First Two-Stage Drainage Completed in Southeast Minnesota
Innovative Design Reduces Erosion, Benefits the Environment and Lowers Costs
Two-Stage Drainage Ditch
University of Minnesota researchers inspect two-stage drainage ditch near Adams, Minnesota.
The Nature Conservancy announced today that it has completed the first two-stage drainage ditch in southeast Minnesota to demonstrate how they can reduce erosion, improve water quality and wildlife habitat, and lower maintenance costs.
The Conservancy’s two-stage drainage ditch is located on private property near Adams, Minnesota. Site visits can be arranged through the Conservancy’s office in Preston, Minn. Contact Rich Biske at (507) 765-2450 for more information.
Farmers have been draining their fields for generations using conventional ditches that are wide and deep, capable of conveying even very large volumes of water that occur only rarely during major rain storms. Unfortunately, the steep sides of these ditches are easily eroded, causing them to transport soil as well as water from agricultural lands. Nutrients are easily transported too, and the resulting mix of sediment and fertilizer can make for degraded waters downstream.
A two-stage ditch offers a simple remedy: vegetated “benches” that are added to each side of a ditch, mimicking the floodplains that occur naturally along streams. The benches make the sides of a ditch less steep and more stable, and the vegetation helps absorb water during periods of high flow and can filter nutrients from run-off as well.
It’s not a new design, but it’s relatively new to Minnesota. Two-stage ditches were first tried in Ohio and are now extensively used in that state and Indiana.
“It’s not just about clean water,” says Rich Biske, the Conservancy’s Southeast Minnesota conservation coordinator. “It’s also cost-effective. Because there is less erosion, farmers need to clean out their ditches half as often – possibly only once every twenty years. This is a low-tech, common-sense approach that is becoming accepted practice in other Midwestern states.”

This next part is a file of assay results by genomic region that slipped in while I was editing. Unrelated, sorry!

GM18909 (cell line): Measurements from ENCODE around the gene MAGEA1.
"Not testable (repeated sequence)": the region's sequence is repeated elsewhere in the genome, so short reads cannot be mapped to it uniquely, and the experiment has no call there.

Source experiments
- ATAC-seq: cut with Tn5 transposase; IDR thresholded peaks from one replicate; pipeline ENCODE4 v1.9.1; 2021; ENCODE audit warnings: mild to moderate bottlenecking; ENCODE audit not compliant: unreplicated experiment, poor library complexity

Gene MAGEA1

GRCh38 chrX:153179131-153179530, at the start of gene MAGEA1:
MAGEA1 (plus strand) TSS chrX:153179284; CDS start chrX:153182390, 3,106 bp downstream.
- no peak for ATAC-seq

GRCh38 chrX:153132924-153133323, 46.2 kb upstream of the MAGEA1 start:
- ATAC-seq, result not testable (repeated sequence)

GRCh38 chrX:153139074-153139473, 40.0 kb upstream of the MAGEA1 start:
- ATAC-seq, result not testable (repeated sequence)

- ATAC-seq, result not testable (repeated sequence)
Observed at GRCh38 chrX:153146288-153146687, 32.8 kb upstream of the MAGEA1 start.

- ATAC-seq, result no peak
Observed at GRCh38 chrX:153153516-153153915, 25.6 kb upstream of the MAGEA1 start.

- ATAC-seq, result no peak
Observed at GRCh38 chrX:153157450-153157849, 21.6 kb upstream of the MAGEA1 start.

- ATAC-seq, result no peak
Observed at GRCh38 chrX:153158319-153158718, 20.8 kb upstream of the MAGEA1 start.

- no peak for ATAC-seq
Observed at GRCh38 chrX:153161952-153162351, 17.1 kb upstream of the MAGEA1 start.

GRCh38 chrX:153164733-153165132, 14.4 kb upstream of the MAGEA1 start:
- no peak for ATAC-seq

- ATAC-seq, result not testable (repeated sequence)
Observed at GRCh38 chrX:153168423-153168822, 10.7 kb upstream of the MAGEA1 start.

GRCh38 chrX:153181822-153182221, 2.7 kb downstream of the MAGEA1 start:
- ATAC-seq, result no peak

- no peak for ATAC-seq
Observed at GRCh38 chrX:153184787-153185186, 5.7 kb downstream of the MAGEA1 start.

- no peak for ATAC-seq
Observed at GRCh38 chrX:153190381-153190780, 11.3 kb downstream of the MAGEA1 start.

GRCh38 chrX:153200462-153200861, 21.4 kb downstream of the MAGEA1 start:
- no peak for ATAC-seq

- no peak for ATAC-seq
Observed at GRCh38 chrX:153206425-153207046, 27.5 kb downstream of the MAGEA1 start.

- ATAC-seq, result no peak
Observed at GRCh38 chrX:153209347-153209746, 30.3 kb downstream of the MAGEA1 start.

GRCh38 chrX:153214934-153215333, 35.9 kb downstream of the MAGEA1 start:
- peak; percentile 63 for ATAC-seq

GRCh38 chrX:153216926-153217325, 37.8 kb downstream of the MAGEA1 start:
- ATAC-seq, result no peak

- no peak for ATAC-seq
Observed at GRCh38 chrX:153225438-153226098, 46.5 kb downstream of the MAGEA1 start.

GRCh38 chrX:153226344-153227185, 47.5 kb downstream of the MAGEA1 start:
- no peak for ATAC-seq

The two-stage ditch was completed as a result of collaboration between the Conservancy and several partners. Cargill and General Mills provided funding. The Conservancy also received a Conservation Innovation Grant from the Natural Resources Conservation Service. Evaluation, engineering and monitoring expertise was provided by the University of Minnesota, the Minnesota Board of Water and Soil Resources, and the Minnesota Pollution Control Agency. The Mower County Soil and Water Conservation District helped with outreach to landowners.
“There is a lot of interest,” adds Biske. “Everyone uses drainage ditches and this is the first real change in their design in at least a hundred years.”
“The two-stage ditch is just one of the innovative ideas that we want to use in watersheds that include agricultural lands” concludes Biske. “It’s a method that keeps rivers healthy for fish and other wildlife, while helping farmers improve their bottom line. That can have a tremendous impact, all the way down the Mississippi to the Gulf of Mexico.”
The two-stage ditch will be monitored to evaluate its effectiveness.
“Two-stage ditches have the potential to reduce both the maintenance costs to farmers and the loading of sediment and nutrient from agricultural lands,” said Bruce Wilson, a professor in the University of Minnesota’s Department of Bioproducts and Biosystems Engineering.
“Research on the performance of these design has been conducted in other states,” Wilson added. “Although these results show great promise, we need to evaluate their performance under Minnesota conditions. We have generally drier summers and have longer and colder winters. We will be monitoring the stability of the two-stage ditch and evaluating the removal of nutrients within our test reach. These results will be compared to traditional ditches using data collected by the Minnesota Department of Agriculture.”
The Nature Conservancy is a leading conservation organization working around the world to protect ecologically important lands and waters for nature and people. The Conservancy and its more than 1 million members have protected nearly 120 million acres worldwide. Visit The Nature Conservancy on the Web at www.nature.org.